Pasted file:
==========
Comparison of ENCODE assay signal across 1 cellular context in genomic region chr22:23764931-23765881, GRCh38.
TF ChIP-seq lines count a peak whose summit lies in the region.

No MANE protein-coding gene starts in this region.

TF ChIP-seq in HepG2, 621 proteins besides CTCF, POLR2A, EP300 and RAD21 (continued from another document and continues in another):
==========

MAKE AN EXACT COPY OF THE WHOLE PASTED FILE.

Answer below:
Comparison of ENCODE assay signal across 1 cellular context in genomic region chr22:23764931-23765881, GRCh38.
TF ChIP-seq lines count a peak whose summit lies in the region.

No MANE protein-coding gene starts in this region.

TF ChIP-seq in HepG2, 621 proteins besides CTCF, POLR2A, EP300 and RAD21 (continued from another document and continues in another):